What is “stuff”? The New York Times devoted part of its Sunday front page to the question of what, exactly, the term means in baseball. It is, John Branch of the Times reported, an underexamined mystery of the game.

“The word is both meaningful and meaningless,” Branch wrote. “There are no synonyms. Like pornography, stuff is defined mostly by example.”

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This is not true, or it is only true in the sense that baseball players are trained in playing baseball, not in lexicography, so that they struggle when asked for a definition of “stuff.” They can’t define “stuff” because they know what stuff is completely and instinctively.

As it happens, the staff of Deadspin discussed the same subject not long ago, and it came to a solid conclusion. Here is the definition of “stuff”:

Stuff is a pitcher’s pitches, judged by how inherently hard those pitches are to hit.

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That’s it. Stuff is more or less equivalent to “athleticism”—it’s the basic physical properties of the baseballs that a pitcher throws. There is stuff, and there’s what the pitcher does with the stuff: location, sequence, timing, trickery. Call that “craft.”

Put them together and you have how people talk about pitchers.

Great stuff, delivered with maximum craft, is Pedro Martinez. Great stuff with minimal craft is Nolan Ryan. Great craft without stuff is Greg Maddux.

It’s hard to name pitchers with neither craft nor stuff because those are the pitchers who usually don’t last. (Stuff is what makes teams keep giving new chances to terrible pitchers.) After some discussion, the Deadspin staff concluded that Jeff Suppan fits that quadrant.

The Times wandered down a rabbithole about the question of whether stuff refers to the speed of the ball or its spin, and how those references might have changed over time, which misses the point. Stuff refers to how good a pitch is at being the pitch it’s supposed to be. A curveball is good stuff it if curves hard; a fastball is good stuff if it’s fast. A fastball is great stuff if it’s fast and it moves.

Or—this is the only really conceptually tricky part—that fastball is part of someone’s great stuff. “Stuff” is a mass noun, like “groceries.” It names the whole thing as a collective.

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There was some debate among the Deadspin staff as to whether a single great pitch, say Mariano Rivera’s cutter, should be counted as stuff. The question is moot. In practical use, a one-pitch pitcher’s pitch travels under its own name. There’s no point in talking about Rivera’s stuff, because you’re just going to talk about the cutter.

So a guy with a 99 mph fastball has a great fastball. A guy with a 95 mph fastball and a hard-biting slider has great stuff. The hitter isn’t thinking about how it’s easier to hit the fastball at 95 than 99, because the hitter has to be preoccupied with what happens if it’s the goddamn slider.

When people talk about stuff, that’s what they’re talking about, the pitches and how they fit together. The specifics of the collection can vary: Randy Johnson had great stuff because he had two pants-shittingly unhittable pitches; Mike Mussina had great stuff because he had an assortment of four or five pitches that were all reasonably difficult to hit.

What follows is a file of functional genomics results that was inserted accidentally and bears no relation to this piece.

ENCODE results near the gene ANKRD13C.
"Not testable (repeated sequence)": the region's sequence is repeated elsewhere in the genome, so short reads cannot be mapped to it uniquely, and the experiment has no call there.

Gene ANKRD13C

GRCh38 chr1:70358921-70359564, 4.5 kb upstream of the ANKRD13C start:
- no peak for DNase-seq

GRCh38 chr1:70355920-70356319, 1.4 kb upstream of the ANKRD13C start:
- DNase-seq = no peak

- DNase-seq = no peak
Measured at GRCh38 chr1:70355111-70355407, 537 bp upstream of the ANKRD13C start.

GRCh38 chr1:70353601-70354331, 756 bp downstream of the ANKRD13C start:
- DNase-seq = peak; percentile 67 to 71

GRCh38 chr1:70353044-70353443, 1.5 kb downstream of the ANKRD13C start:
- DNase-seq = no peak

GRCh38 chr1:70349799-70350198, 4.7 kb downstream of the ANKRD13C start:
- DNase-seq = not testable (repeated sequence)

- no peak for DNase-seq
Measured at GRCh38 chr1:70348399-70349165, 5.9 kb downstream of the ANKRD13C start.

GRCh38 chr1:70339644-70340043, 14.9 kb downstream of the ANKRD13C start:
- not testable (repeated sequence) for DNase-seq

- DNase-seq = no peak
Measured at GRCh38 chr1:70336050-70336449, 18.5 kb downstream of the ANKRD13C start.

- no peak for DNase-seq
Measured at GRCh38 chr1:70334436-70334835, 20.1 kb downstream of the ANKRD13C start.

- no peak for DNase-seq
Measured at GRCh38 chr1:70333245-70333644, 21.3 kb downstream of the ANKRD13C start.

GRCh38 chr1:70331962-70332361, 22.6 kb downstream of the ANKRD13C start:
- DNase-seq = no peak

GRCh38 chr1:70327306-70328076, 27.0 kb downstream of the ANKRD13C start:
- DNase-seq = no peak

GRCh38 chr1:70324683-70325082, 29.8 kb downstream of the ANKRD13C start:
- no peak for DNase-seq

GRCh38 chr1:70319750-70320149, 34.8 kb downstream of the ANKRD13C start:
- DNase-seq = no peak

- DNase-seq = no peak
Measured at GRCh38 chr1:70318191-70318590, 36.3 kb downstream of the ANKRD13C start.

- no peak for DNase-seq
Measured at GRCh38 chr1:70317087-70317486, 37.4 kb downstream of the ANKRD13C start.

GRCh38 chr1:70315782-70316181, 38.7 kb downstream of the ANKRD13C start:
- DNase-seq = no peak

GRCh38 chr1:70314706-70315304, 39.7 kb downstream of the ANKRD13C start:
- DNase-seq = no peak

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Either way, the idea is that a pitcher who can throw those pitches has a physical advantage over the hitter. Whether the pitcher builds on that advantage or undermines it is a matter of craft.

Is hitting the strike zone part of stuff? Or is it craft? The answer is another question: If you can’t hit the strike zone with a pitch, do you really have that pitch? Thus an individual pitcher’s stuff is described as varying from game to game.

What about a knuckleball? The fact that a knuckleball doesn’t fit very well into this schema is good evidence that it is a valid one. Knuckleballs don’t fit into baseball schemas, which is why they are the best thing in baseball.

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How about a really frustratingly slow changeup? Or a slider that only breaks a little, but moves just late enough to miss the sweet spot of the bat? Pitches like those are to “stuff” as hand-eye coordination and endurance are to “athleticism”—they should count, but they don’t.

Stuff is a fully realized concept, but only a partial explanation. Jake Arrieta had stuff when he came up with the Orioles, and by the end of his time in Baltimore, he couldn’t pitch past the fifth inning. When he was sent down to the minors in 2013, the year the Orioles would finally decide he was unpitchable in a pennant race and trade him to the rebuilding Cubs, he told the press, “It’s not a stuff issue.”

I talked to Buck [Showalter] about a few things. We talked about things as far as high anxiety situations, and he pretty much asked me, ‘Why do you have high anxiety in any situation with the stuff that you have?’ Basically, I told him that I just want to be what my team needs me to be. And sometimes I create the anxiety for myself. So I just need to limit that and know that I don’t have to create those types of situations for myself.”

“Arrieta doesn’t look like answer,” the Chicago Sun-Times wrote a few months later, after he’d had a string of terrible outings with the Cubs.

“You see a guy that’s got stuff and command problems,” manager Dale Sveum said, “and putting guys away is his biggest thing right now.”

Tonight Jake Arrieta takes the mound, with 22 wins and a second-half ERA of 0.75, as the only pitcher the Cubs would choose to pitch their single-elimination wild-card game. He’ll bring with him the stuff he’s always had.

[Chart by Jim Cooke. Top photo via AP.]